Graph Kit for Ruby: Deployment with Graph Story and Engine Yard

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Welcome to the third and final installment of the Graph Kit for Ruby post series. Part 1 kicked the series off with a brief look at the idea of a graph database and some description of the Spree online store I planned to enhance with a graph. Part 2 went in depth with the addition of a graph-powered product recommendation system to a Spree online store. In this final entry we’ll learn how to tweak our Spree + Neo4j store to deploy it to a production server on Engine Yard Cloud.


Pushing this Spree store to Engine Yard worked in three major phases: provisioning the server, configuring the server, and pushing the code. That runs for ten minutes or so, and then you have a new server running. Next up – SSH into the server to do the last-mile config before your first deployment.

Oops! My new server didn’t have my SSH keys! I just uploaded my SSH keys to my Engine Yard account under Tools -> SSH Public Keys -> Add a new SSH public key. You’ll want to do the same if you’re following along at home. If you don’t have a key yet, I recommend GitHub’s explanation on what SSH keys are and how to get one. Once you’ve got your keys uploaded you can safely move on to the ‘boot a new server’ part of the Engine Yard setup.


The Engine Yard cloud servers look to be hosted somewhere on Amazon Web Services. Once I got my keys sorted out I created a new application in the control panel and named it graphkit_ruby. I chose some pretty standard Rails app defaults – the latest available version of Ruby, the latest available version of Postgres, and Passenger as the web server. Engine Yard does offer SSL for real production stores but I didn’t bother since I’m not planning to sell these fake pet products.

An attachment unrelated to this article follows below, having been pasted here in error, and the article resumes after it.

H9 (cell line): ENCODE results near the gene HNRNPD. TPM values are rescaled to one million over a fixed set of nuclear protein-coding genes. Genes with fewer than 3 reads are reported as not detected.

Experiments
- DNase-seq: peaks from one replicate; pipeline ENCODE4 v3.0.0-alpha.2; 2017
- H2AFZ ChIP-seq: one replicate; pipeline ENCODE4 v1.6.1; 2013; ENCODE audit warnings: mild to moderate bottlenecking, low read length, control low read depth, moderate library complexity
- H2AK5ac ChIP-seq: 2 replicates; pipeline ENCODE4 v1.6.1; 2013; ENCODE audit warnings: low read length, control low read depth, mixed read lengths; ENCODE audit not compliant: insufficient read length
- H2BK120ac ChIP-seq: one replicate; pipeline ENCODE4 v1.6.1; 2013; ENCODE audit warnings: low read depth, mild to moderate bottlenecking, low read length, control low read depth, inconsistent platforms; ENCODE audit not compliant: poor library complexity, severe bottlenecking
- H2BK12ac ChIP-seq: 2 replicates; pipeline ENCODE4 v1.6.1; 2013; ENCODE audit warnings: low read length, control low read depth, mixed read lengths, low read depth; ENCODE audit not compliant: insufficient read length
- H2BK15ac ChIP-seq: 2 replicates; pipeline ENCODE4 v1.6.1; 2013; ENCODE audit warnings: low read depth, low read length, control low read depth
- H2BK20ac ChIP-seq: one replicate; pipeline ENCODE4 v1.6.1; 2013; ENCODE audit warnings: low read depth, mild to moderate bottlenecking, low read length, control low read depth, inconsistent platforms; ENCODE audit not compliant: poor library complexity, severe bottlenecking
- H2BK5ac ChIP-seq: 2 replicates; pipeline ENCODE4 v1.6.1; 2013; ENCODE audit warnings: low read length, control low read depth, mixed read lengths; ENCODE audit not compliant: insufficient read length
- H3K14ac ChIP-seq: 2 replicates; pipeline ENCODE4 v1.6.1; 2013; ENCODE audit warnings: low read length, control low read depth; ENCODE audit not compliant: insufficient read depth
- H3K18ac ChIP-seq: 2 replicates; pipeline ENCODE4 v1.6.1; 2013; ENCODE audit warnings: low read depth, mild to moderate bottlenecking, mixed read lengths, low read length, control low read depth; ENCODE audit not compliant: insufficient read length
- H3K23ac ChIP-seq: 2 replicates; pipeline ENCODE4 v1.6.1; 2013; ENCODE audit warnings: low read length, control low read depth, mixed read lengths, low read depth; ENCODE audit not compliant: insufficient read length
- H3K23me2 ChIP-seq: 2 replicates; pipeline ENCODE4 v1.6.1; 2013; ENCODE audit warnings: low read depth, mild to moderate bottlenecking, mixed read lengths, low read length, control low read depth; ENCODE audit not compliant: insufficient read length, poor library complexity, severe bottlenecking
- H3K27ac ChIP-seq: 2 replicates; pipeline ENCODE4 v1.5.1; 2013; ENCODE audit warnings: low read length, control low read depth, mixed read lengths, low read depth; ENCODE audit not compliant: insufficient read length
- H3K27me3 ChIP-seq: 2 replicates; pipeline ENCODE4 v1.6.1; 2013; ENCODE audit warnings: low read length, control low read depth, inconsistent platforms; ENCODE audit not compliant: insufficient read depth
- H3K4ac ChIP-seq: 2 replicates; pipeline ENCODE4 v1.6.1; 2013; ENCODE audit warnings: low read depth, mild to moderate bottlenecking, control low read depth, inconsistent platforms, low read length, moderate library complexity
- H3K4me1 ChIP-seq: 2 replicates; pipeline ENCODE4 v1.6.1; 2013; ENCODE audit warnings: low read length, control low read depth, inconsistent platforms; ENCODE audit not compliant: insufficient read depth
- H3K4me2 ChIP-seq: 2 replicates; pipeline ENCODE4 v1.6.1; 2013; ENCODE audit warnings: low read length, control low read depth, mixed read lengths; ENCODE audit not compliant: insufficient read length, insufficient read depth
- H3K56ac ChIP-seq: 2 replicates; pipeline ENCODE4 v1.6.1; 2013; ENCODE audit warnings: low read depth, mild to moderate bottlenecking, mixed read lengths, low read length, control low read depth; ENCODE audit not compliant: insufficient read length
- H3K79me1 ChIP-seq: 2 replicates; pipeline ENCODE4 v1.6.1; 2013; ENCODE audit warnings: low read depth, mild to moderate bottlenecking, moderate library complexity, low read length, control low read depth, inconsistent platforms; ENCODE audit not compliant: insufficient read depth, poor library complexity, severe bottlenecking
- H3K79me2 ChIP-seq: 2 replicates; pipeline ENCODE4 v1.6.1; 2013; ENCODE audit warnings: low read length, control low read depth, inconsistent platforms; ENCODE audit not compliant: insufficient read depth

Using environment variables for configuration on Engine Yard

Engine Yard’s provided us with an app server and an RDBMS which covers the basics of Spree. To get our new graph-powered recommendation engine running we’ll also need access to a production graph database. I signed up for a free trial database from the Graph Story front page. To integrate our external Graph Story Neo4j database with Engine Yard we’ve got to have a nice safe way to store our database credentials and pass them to the Rails app at boot time. I’ve gotten in the habit of using environment variables to configure my production applications so I can keep such secrets out of the codebase. Newer versions of Rails support this practice with the addition of a secrets.yml file, but in this case I found it easiest to just use my own custom.env file with the dotenv gem.

To do the same for your app, add the dotenv gem to your Gemfile and then you’ll be able to read environment variables from a text file at run time. This wound up working well with Engine Yard – I just put the file in a shared config folder that is consistently available to the app from one deploy to the next.

We’ll force Rails to load our environment variables from config/env.custom at boot time by setting up a config/boot.rb file that preloads our variables:


I .gitignored this file full of configuration and secrets so the one I’m using locally won’t be automatically pushed to Github or to Engine Yard. We’ll push it up to our Engine Yard server with scp:

scp config/env.custom my-ey-server-name:/data/my-app-name/shared/config/

Note that I was able to omit the full Engine Yard login string because I have my Engine Yard server hostname and credentials set up locally in ~/.ssh/config. If you don’t do that you’ll have to spell out the connection info like scp filename deploy@ey-server-ip-address:destination-folder/ instead. That shared config directory is automatically symlinked into the config subdirectory of each new deployment to Engine Yard.